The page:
Best podcasts of the week: paranoia and espionage in the tobacco industry

·4 min read
<span>Photograph: Christian Bruna/EPA</span>
Photograph: Christian Bruna/EPA

Picks of the week

Smoke Screen
“The first day that we’d met, she revealed that she had been assigned to infiltrate me as a spy.” So begins an intriguing new series on double-crossing, espionage and paranoia within the tobacco industry from pod producers Auddy and the Bureau of Investigative Journalism. Beginning in 2013, we meet lawyer Belinda, working on behalf of small tobacco companies in South Africa while keeping tabs for industry giants British American Tobacco. Just what was she doing? Hannah J Davies

Sorted with the Dyers (from 29 Sep)

Keeping it in the family ... Sorted with the Dyers hosts Danny and Dani Dyer.
Keeping it in the family ... Sorted with the Dyers hosts Danny and Dani Dyer. Photograph: WENN Rights Ltd/Alamy

More family fun with self-styled hardman turned EastEnder Danny Dyer and his former Love Island contestant daughter and “mumfluencer” Dani (right). Sorting listener dilemmas while drawing on their own life experiences, the Dyers consider relationship woes, strained friendships and more. Resistance is futile. HJD

The Line-Up with Shaun Keaveny
Although the premise of Shaun Keaveny’s gem of a podcast is to invite his guests to pick their five top festival acts, he delivers so much more. The celebrity stories flow, tempered by Keaveny’s trademark humour and willingness to listen. Imagine Dragons’s Dan Reynolds is first up. Hannah Verdier

American Vigilante
Is a man who will kill to save abducted children a hero or a monster? Ex-BBC presenter Sam Walker spent hours with assassin “KC” to find the answer. The complicated character pulls no punches talking about his deadly work. The moment when he turns the tables, asking Walker whether she’d hire him if one of her children were missing. HV

33 1/3
The excellent music book series branches out into podcasting as legendary producer Prince Paul hosts roundtable chats about storied albums. Nice and eclectic so far, with Guns N’ Roses Use Your Illusion and Steely Dan’s Aja the first two albums under discussion. Phil Harrison

Producer pick: Windfall

Wind of change ... Windfall looks at changes in the way we make energy.
Wind of change ... Windfall looks at changes in the way we make energy. Photograph: Lee Celano/EPA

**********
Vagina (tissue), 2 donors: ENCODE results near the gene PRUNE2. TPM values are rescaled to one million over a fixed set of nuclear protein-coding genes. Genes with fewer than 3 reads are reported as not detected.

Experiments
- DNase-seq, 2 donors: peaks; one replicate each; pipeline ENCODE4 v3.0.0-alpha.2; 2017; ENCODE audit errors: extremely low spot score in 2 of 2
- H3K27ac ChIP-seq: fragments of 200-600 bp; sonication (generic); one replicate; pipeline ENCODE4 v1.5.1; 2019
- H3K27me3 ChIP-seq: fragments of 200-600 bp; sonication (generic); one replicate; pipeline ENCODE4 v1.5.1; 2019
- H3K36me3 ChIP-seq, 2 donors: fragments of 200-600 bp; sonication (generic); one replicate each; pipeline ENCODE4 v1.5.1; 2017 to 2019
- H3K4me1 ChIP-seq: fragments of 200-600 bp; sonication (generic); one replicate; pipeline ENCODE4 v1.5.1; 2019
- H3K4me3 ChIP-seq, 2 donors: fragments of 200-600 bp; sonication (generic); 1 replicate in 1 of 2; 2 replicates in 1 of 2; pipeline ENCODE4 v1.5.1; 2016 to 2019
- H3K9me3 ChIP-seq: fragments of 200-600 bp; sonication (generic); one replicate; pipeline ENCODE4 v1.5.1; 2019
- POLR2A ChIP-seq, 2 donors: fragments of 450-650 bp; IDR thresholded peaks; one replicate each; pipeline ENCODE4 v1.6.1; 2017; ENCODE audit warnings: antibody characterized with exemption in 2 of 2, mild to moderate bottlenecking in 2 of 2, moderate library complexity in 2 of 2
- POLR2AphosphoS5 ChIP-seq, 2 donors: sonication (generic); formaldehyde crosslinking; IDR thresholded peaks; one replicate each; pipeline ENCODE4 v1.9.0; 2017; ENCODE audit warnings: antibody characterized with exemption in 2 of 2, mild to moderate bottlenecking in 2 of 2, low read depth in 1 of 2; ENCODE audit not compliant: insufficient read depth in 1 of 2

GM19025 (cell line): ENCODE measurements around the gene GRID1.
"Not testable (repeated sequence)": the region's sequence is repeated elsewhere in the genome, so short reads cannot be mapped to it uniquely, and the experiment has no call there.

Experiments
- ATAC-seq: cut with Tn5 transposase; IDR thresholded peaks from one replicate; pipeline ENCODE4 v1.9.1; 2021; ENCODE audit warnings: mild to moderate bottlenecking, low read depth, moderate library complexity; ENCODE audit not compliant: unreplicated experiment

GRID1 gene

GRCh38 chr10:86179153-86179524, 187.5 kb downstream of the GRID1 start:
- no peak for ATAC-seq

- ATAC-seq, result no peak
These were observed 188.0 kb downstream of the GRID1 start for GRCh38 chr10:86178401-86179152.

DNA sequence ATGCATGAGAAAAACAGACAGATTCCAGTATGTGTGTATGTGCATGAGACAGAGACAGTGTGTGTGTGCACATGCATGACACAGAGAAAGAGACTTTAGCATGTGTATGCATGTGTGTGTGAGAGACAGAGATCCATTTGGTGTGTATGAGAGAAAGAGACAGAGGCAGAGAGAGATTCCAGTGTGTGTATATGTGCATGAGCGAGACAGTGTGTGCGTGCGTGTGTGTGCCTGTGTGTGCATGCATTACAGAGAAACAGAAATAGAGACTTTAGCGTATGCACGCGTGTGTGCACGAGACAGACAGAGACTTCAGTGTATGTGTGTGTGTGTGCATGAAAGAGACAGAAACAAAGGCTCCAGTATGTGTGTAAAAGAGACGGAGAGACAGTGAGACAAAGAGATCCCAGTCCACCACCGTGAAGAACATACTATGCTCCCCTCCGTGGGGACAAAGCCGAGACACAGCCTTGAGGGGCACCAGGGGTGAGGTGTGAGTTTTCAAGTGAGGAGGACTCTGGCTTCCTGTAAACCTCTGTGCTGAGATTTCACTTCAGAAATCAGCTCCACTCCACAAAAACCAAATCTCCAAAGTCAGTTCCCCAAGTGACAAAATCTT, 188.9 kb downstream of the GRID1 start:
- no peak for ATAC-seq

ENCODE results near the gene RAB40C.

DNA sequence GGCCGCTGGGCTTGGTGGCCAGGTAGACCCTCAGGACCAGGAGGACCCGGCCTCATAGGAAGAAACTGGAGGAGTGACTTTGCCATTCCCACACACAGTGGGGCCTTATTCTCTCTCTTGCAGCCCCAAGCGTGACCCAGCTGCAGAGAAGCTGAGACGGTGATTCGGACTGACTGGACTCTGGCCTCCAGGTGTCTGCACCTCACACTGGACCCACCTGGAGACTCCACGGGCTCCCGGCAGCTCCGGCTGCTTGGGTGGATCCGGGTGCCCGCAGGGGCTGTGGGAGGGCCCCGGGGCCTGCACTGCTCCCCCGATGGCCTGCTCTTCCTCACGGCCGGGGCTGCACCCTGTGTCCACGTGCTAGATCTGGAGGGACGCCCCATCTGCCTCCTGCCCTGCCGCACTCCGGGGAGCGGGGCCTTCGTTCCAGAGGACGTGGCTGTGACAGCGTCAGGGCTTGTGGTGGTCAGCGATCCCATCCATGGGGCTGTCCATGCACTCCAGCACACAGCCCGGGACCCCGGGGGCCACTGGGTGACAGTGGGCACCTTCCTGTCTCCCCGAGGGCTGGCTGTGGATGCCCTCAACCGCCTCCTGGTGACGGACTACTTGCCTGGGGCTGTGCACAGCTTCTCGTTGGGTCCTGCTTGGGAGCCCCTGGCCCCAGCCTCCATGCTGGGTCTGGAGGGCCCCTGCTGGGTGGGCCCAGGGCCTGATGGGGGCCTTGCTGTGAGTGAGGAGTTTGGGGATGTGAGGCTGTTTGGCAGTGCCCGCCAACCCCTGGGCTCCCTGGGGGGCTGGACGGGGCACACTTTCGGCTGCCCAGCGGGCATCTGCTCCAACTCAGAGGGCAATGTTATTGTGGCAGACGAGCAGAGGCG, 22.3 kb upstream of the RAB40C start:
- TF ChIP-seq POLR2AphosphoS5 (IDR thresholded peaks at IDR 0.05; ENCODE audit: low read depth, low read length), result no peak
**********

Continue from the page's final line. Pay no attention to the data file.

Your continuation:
Chosen by Madeleine Finlay

Recently, I started listening to a podcast called Windfall from Outside/In, on wind turbines in the US.The premise, frankly, does sound a bit dull, and I thought it might be dry. But with the UK’s energy crisis throwing our need for more renewable energy sources into stark relief, it felt like an important listen.

As I’m recommending it now, you can probably guess that it wasn’t boring. Indeed, if you thought America’s wind story amounted to self-proclaimed world-expert Donald Trump rambling about windmills and bird graveyards, think again.

Windfall does a great job in taking a complicated and technical topic and humanising it, bringing in an array of characters along the way, from politicians to divers and indigenous leaders. The presenters, Sam Evans-Brown and Annie Ropeik, also do a good job of keeping the momentum going, and appear genuinely fascinated by the subject matter. And who knew I’d suddenly care about jack-up barges and Rhode Island’s calamari comeback?

The first episode covers the wind turbine origin story, meeting Henrik Stiesdal - who came up with one of the first designs that could be industrialised and scaled up. You also hear how rapidly wind turbines have evolved, both physically and as an energy source. Across the series there’s an exploration of the different forces influencing how, where and when wind turbines get built, and by who – the heavy involvement of oil companies is a particularly intriguing subject.

Talking points

  • For those looking to better understand current events in Afghanistan, a number of podcasts have attempted to contextualise and explain recent developments. NPR’s miniseries Throughline: Afghanistan, The Centre of the World is an ambitious look at the country’s history, while the BBC’s A Wish For Afghanistan sees Lyse Doucet speak to 10 Afghan people about their hopes for the future.

  • Why not try: The Assurance podcast | Why Do I Feel? | The Fault Line

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